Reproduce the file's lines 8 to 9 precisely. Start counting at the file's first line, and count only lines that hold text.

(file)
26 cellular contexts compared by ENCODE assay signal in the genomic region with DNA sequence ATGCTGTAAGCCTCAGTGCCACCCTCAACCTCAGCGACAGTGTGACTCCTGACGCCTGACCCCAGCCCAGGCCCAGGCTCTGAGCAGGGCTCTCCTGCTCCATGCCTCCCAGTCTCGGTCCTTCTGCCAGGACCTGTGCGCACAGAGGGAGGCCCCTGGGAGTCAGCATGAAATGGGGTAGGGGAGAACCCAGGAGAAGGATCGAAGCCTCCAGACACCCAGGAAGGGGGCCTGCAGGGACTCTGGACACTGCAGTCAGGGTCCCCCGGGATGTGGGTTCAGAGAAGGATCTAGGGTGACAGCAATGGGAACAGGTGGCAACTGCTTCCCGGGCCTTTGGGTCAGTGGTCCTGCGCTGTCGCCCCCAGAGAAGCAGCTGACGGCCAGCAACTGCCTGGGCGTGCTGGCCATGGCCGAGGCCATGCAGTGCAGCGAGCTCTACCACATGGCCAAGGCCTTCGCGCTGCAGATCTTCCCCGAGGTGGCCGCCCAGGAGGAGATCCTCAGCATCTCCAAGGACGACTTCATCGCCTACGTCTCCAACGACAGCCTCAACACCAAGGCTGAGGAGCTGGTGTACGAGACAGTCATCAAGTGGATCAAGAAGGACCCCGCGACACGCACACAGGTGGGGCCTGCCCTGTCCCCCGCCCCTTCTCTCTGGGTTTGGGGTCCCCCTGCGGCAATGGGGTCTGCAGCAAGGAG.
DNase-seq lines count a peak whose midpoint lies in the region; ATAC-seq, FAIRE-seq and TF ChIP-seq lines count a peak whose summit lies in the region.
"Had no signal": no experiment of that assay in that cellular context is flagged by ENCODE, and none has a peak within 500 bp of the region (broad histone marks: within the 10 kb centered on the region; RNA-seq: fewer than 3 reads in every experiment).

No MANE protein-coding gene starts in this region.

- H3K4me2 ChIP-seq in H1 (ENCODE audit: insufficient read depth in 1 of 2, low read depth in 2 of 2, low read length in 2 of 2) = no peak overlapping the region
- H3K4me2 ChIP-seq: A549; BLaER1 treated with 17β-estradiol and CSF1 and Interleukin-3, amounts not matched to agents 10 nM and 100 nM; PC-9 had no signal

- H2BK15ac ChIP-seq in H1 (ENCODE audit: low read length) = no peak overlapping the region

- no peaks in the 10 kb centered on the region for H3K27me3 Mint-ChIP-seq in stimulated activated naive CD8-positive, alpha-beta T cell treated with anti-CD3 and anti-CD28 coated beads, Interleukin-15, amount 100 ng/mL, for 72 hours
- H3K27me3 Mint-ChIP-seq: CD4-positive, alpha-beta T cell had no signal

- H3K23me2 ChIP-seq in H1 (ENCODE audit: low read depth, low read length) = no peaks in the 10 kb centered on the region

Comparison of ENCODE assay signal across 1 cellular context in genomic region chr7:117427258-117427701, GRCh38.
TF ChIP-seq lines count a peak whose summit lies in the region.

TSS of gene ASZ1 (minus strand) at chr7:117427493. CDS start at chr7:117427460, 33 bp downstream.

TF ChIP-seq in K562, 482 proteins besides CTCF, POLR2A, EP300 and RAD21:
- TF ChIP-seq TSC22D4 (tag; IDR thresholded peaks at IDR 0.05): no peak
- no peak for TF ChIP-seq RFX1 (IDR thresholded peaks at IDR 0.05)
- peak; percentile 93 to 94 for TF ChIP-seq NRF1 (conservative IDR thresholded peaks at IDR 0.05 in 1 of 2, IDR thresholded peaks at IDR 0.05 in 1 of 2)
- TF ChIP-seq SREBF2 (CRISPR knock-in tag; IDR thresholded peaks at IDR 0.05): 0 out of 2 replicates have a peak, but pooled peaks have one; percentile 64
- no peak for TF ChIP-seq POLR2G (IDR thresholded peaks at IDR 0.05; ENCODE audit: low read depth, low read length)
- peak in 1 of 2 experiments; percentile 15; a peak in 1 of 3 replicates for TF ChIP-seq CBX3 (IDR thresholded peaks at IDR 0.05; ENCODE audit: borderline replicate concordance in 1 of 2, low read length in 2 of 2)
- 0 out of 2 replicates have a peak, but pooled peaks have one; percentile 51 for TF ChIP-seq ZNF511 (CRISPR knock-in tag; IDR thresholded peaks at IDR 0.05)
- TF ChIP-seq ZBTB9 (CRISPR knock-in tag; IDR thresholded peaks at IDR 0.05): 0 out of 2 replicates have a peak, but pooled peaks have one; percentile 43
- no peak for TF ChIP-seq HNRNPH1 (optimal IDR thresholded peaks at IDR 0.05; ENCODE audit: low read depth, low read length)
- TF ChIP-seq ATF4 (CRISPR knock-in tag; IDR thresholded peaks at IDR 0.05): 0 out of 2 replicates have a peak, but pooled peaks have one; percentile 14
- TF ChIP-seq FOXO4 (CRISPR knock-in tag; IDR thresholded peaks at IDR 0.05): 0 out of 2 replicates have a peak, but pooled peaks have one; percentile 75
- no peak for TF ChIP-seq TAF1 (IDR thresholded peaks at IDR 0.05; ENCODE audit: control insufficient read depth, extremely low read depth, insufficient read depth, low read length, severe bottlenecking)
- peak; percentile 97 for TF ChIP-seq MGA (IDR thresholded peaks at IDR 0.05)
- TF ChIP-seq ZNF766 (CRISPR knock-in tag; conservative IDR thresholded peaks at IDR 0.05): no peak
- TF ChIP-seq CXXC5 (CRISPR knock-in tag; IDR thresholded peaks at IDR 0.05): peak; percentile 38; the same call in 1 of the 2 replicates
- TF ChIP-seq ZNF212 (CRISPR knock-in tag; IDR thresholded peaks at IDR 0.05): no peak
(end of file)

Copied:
- no peaks in the 10 kb centered on the region for H3K27me3 Mint-ChIP-seq in stimulated activated naive CD8-positive, alpha-beta T cell treated with anti-CD3 and anti-CD28 coated beads, Interleukin-15, amount 100 ng/mL, for 72 hours
- H3K27me3 Mint-ChIP-seq: CD4-positive, alpha-beta T cell had no signal